A giant screen in a modest package
It sits very comfortably in your hand. Yes, you still have to stretch your thumb from one side of the screen to the other, but it’s not an impossible task. It takes no more effort to do so than on “normal” phones like the iPhone 7 Plus or the Pixel XL. The use of on-screen Android menu keys only helps, too. Huawei smoothed the sides of the metal body, but left enough of an edge to give the phone some “bite,” lowering the chances of it slipping from your grip.
While it’s relatively compact and comfortable, it is quite heavy at 190 grams. It’s a big, all-metal phone, with a very large piece of Gorilla Glass over the display, so the extra weight isn’t a shock. This whopping size doesn’t apply to the fingerprint sensor, which is below the camera lens on the rear. It’s actually quite small and is completely obscured by my fingertip. It’s no bad thing, and we can’t fault the accuracy.
What the Mate 9 isn’t is very pretty. The design has barely changed from the Mate 8, which was a bit faceless to start with, and although the dual-lens Leica camera gives it some character; the Mate 9 is all business and not much play.
Software tweaks add features
Huawei has always frustrated us with its software. It covers Android in its own Emotion user interface (EMUI), which in the past has been intrusive, sometimes buggy, and often awkwardly frustrating. No more so than many other third-party user interfaces, but it usually let the overall phone experience down in a way that seemed unnecessary.
The screen may be massive, but Huawei used some form of magic to squeeze it into a small body.
The Mate 9 still has EMUI, but it’s version 5, and it has been refined. Huawei tells us it’s the company’s biggest software revision to date, with more than 400 alterations, many of which remove older elements we didn’t like. The great news is it’s built over Android 7.0 Nougat, and our review phone has the newest Android security patch installed, so it’s about as up to date as Android phones can get.
Huawei was always a great fan of spreading apps across multiple home screens, Apple-style, rather than giving Android users an app drawer. Rejoice, Android purists, because the Mate 9 has an app drawer. It’s an option hidden in the menu system, but it’s there. Personally, I’ve never had a problem with putting apps on home screens, but having the chance to clear them, highlight key apps, and show off some cool wallpaper is great.
The notification shade now offers a more standard Android experience. Before, EMUI made you swipe about to reach the shortcuts for Wi-Fi, Bluetooth, and other options. On the Mate 9 with EMUI 5, you swipe down to open the shade, then again to reveal all the shortcuts. Just like standard Android on phones like the Pixel and Nexus devices. It’s excellent news.
There’s still a range of pre-installed apps, including Huawei’s own music and video player, game centre, notepad, weather app, calculator, clock, file manager, compass, download manager, and many more. A Booking.com, WPS Office, Todoist, and News Republic app are also onboard, the latter of which insists on sending breaking news alerts as notifications, until I made it stop by uninstalling it. The majority of the pre-installed apps can be removed, so if you can’t stand the sight of them, it’s easy to clear them out.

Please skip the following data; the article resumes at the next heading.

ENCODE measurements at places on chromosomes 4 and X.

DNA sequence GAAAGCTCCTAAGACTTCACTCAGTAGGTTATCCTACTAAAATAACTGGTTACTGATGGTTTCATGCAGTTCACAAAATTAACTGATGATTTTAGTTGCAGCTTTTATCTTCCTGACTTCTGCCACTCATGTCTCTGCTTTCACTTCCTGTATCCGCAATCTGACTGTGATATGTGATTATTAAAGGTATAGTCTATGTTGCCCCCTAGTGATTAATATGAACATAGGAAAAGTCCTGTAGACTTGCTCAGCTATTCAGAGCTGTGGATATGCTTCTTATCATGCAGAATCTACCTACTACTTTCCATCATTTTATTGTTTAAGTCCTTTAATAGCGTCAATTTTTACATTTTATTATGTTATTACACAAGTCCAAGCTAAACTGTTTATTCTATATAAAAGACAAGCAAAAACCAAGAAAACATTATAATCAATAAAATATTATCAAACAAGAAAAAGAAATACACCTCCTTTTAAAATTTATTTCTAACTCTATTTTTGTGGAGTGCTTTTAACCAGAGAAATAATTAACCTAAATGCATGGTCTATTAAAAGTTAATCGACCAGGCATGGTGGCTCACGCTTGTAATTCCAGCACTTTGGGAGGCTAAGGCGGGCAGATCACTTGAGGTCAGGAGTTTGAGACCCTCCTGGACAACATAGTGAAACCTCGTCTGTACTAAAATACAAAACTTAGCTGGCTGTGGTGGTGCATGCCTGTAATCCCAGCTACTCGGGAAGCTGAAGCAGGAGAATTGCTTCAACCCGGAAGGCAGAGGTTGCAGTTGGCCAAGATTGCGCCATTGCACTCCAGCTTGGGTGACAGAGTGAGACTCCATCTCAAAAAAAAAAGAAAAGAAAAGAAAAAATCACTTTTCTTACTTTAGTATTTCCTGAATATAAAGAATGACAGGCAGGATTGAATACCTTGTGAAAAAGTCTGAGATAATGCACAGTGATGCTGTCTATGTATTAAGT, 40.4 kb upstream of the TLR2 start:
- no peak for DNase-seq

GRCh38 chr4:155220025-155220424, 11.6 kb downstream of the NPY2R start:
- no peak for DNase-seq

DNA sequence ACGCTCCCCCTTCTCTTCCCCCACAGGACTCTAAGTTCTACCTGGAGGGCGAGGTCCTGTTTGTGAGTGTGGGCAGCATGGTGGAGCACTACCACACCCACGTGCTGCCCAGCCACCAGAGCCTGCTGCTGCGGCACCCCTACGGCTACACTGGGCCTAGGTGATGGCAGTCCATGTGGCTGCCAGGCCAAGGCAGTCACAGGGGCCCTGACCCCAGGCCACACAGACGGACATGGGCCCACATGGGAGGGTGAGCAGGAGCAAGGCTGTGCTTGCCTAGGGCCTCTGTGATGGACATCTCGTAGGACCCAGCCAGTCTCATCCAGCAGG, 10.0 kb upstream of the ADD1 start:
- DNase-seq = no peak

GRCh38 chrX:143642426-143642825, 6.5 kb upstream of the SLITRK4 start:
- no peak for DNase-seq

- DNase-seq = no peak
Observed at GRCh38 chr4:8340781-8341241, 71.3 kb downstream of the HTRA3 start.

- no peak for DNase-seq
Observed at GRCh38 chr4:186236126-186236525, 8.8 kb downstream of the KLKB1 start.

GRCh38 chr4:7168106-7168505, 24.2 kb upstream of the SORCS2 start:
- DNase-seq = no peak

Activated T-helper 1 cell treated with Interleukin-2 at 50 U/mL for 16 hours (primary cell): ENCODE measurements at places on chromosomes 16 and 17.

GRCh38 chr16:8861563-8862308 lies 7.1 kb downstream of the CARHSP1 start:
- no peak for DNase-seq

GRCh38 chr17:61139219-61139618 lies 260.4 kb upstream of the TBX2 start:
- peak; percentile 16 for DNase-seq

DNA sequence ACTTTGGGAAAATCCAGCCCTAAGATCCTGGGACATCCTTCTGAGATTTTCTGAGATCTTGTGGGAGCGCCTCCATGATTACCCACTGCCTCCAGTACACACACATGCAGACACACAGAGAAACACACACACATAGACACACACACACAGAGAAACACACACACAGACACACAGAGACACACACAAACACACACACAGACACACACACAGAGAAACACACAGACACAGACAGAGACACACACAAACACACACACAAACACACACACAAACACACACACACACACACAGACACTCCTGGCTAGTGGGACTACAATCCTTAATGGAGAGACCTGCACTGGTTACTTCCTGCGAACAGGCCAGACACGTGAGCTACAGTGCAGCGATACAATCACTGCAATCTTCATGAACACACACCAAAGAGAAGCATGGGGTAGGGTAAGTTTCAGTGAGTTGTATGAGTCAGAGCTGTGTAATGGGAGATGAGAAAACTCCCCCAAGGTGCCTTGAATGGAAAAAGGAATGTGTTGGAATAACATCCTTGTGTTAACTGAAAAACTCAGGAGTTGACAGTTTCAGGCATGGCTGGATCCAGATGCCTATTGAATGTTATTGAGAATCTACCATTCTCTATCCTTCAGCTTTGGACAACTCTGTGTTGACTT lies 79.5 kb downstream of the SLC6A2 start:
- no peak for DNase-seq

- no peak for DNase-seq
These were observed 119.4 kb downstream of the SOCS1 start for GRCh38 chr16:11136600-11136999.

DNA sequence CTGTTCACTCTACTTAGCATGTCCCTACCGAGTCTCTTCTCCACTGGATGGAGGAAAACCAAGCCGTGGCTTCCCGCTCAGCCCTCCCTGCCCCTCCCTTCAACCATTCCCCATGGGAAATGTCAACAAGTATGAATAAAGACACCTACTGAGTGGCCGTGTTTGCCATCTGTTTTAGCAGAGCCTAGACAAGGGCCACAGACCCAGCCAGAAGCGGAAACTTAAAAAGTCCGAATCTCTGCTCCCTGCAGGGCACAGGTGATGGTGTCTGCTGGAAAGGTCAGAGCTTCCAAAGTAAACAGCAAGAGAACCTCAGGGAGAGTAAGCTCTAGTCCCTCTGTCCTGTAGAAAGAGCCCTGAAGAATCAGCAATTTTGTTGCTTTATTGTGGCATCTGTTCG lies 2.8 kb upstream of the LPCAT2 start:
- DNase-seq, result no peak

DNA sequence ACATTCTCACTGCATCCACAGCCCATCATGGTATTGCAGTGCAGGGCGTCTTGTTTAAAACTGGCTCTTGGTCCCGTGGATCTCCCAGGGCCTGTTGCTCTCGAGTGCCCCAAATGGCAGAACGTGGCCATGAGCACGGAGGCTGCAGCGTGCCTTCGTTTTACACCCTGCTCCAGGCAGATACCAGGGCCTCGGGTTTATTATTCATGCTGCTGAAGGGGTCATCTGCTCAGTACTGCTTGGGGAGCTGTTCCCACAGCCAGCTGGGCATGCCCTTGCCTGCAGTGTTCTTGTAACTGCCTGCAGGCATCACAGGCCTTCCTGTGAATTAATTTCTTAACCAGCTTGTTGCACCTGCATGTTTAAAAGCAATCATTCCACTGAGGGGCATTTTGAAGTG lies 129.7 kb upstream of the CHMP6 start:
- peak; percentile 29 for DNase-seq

Huawei included a few notable additional features. App Twin allows you to run two different accounts from a single app. For example, you can run a personal and work version of Facebook or WhatsApp on the same device. Use is limited to supported apps, though. To minimize the negative effects on sleep caused by blue light from the screen, there’s an eye-comfort mode with a scheduler, and there’s a sound recorder that makes great use of the multiple microphones.
Although it’s too early to tell, Huawei has used some clever algorithms to stop Android from slowing down over the length of time you own it. Huawei also uses this machine learning system to monitor how you use the phone, and what apps you frequently use, to try and predict what you do on a regular basis. With these insights, it funnels system resources to those apps and features automatically, in theory making the phone faster in the places you want it. It’s difficult to say if this works, but the phone’s really fast, regardless of how it achieves it.
The changes made to EMUI are interesting. It’s a vast improvement over previous models, and no longer a reason to avoid a Huawei phone, but it’s still different and unique enough so as not to lose its Huawei identity. That’s clever, and shows the effort that has gone into the software. The Mate 9’s EMUI fills a pleasing, usable space in-between stock Android and Huawei’s previous extreme customization techniques. We’d still prefer the Pixel’s clean, standard version of Android, but Huawei has taken a giant leap forward here.